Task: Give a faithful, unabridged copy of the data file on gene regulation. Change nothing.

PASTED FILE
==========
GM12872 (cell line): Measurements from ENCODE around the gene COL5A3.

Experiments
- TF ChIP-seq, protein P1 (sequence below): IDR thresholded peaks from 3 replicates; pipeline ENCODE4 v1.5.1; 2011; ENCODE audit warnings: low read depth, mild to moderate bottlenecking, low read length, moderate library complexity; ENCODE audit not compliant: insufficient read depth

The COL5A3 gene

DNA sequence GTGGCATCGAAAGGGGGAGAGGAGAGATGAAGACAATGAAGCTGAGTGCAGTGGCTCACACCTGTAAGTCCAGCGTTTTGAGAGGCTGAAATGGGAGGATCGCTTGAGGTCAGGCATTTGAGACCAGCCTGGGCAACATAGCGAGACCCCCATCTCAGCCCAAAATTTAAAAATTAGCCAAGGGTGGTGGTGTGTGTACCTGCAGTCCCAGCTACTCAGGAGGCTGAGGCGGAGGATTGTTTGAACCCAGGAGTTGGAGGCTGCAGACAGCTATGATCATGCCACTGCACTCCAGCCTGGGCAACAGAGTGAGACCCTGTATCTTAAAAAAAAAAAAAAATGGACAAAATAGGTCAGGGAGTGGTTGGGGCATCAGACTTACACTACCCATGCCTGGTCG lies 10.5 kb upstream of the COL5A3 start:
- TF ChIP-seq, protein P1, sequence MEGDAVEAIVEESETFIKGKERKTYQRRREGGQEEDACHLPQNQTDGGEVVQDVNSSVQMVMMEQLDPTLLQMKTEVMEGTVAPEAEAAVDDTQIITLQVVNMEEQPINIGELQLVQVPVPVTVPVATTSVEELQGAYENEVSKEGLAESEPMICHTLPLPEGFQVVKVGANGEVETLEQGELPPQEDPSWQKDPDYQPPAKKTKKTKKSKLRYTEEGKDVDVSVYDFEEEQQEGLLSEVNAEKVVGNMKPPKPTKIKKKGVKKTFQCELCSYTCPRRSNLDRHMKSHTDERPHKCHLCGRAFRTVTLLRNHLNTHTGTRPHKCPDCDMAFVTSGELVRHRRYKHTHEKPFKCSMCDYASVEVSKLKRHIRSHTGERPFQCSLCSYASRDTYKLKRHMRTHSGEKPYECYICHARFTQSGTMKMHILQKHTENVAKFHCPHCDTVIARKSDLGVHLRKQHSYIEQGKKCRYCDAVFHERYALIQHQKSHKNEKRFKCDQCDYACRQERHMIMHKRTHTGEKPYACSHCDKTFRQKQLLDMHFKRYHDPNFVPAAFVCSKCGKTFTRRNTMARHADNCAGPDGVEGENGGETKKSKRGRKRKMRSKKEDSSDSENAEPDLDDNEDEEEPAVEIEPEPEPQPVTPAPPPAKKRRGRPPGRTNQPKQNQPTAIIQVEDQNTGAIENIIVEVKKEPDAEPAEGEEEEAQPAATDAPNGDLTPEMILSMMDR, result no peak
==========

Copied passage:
GM12872 (cell line): Measurements from ENCODE around the gene COL5A3.

Experiments
- TF ChIP-seq, protein P1 (sequence below): IDR thresholded peaks from 3 replicates; pipeline ENCODE4 v1.5.1; 2011; ENCODE audit warnings: low read depth, mild to moderate bottlenecking, low read length, moderate library complexity; ENCODE audit not compliant: insufficient read depth

The COL5A3 gene

DNA sequence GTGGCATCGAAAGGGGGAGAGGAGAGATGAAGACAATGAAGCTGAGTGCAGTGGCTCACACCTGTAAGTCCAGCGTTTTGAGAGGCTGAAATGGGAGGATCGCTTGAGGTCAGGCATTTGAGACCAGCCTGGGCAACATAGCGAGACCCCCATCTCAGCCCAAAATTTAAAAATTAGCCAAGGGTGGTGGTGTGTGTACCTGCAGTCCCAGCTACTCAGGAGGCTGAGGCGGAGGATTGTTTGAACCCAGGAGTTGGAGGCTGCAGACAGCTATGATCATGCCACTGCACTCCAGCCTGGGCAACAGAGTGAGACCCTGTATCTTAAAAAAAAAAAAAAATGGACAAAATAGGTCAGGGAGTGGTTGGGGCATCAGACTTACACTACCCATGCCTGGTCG lies 10.5 kb upstream of the COL5A3 start:
- TF ChIP-seq, protein P1, sequence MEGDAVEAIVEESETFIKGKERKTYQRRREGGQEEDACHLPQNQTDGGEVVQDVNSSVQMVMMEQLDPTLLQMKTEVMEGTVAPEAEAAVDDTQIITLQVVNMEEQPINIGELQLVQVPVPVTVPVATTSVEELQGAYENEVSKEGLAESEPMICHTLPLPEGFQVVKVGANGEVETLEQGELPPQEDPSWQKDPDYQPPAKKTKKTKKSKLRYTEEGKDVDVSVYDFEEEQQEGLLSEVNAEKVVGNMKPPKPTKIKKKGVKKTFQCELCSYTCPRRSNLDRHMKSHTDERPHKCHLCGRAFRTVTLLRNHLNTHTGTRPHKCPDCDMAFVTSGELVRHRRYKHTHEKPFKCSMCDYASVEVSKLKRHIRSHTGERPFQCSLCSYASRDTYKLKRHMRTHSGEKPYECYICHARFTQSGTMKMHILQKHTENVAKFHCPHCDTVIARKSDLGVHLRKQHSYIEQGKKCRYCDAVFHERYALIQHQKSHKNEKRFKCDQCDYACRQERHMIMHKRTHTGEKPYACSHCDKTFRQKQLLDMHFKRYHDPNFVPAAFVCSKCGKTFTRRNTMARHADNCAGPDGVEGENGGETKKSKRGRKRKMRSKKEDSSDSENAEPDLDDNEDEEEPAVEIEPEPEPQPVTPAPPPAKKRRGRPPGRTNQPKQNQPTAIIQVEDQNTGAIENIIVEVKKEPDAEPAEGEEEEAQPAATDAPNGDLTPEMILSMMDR, result no peak